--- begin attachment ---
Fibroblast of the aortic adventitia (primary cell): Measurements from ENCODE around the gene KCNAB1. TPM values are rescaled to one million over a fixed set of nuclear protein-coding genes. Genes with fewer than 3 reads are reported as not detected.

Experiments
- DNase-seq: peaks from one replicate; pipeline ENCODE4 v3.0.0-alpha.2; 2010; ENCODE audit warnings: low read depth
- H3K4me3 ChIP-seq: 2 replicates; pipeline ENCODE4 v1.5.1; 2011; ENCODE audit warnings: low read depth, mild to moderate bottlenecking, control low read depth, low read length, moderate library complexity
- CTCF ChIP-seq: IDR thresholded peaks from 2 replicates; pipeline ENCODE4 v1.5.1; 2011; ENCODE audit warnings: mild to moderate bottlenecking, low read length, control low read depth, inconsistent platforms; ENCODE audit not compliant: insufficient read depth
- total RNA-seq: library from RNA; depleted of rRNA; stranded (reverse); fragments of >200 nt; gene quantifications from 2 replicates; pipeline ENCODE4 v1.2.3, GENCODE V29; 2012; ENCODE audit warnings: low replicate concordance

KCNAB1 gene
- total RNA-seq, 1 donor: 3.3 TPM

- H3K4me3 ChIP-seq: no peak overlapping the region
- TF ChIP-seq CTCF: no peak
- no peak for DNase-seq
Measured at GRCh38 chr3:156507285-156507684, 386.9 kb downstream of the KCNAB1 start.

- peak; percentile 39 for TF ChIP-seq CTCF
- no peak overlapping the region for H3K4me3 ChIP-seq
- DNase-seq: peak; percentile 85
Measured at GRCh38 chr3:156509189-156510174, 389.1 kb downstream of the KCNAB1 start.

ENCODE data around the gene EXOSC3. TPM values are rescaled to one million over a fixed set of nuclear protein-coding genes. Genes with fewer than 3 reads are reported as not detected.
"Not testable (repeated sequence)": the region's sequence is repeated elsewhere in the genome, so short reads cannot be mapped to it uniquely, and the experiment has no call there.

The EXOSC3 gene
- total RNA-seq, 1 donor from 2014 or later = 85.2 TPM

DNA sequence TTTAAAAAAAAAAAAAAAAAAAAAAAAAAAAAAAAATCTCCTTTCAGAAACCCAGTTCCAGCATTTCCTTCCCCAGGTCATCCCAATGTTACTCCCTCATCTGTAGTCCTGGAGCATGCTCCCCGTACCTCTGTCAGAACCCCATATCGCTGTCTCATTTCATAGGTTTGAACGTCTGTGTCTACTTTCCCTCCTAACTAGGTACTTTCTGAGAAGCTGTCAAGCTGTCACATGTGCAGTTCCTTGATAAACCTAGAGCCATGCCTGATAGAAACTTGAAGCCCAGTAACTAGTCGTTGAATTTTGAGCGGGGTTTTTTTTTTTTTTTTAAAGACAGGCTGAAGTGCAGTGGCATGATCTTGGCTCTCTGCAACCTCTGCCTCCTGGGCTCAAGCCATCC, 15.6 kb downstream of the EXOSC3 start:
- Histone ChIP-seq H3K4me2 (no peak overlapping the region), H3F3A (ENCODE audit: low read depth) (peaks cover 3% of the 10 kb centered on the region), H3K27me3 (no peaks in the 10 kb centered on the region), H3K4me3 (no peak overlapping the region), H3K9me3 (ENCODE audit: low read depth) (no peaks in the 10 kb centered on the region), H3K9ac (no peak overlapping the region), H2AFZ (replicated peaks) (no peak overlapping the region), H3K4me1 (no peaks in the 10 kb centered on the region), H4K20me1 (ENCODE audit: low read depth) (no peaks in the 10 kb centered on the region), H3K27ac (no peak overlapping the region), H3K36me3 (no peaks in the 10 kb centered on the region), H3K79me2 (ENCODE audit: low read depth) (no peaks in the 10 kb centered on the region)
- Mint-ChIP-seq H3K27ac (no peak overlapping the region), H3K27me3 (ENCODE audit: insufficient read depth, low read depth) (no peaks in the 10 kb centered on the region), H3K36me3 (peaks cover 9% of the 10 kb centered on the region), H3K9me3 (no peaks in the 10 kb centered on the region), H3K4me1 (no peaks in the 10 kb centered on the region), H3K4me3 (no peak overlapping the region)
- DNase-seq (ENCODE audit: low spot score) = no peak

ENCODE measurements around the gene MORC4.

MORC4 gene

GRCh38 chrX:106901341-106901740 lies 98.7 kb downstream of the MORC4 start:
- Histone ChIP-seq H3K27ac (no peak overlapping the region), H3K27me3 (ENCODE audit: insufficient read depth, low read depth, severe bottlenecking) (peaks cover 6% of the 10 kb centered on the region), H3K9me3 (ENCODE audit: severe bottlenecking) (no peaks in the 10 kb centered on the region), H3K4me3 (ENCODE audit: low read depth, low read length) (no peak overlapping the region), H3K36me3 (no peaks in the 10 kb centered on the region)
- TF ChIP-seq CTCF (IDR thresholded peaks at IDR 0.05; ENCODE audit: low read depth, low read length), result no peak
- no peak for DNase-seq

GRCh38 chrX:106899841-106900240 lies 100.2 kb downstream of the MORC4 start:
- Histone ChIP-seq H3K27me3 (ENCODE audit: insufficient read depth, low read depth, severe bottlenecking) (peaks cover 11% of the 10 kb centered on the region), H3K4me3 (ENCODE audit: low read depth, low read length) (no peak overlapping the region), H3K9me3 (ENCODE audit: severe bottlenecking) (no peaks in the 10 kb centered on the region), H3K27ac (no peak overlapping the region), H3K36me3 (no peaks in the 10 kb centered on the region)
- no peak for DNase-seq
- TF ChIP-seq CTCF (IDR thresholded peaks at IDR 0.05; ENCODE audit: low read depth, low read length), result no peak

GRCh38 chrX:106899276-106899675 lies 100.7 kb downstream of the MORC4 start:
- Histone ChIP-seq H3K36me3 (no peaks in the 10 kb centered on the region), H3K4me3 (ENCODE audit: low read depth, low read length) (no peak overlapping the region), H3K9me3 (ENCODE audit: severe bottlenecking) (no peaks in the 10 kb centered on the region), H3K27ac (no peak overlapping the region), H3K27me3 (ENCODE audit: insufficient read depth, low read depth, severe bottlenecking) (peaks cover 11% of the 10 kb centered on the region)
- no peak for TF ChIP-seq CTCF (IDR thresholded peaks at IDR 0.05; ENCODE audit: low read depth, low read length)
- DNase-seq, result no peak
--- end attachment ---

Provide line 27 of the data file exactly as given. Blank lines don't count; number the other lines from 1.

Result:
GRCh38 chrX:106901341-106901740 lies 98.7 kb downstream of the MORC4 start: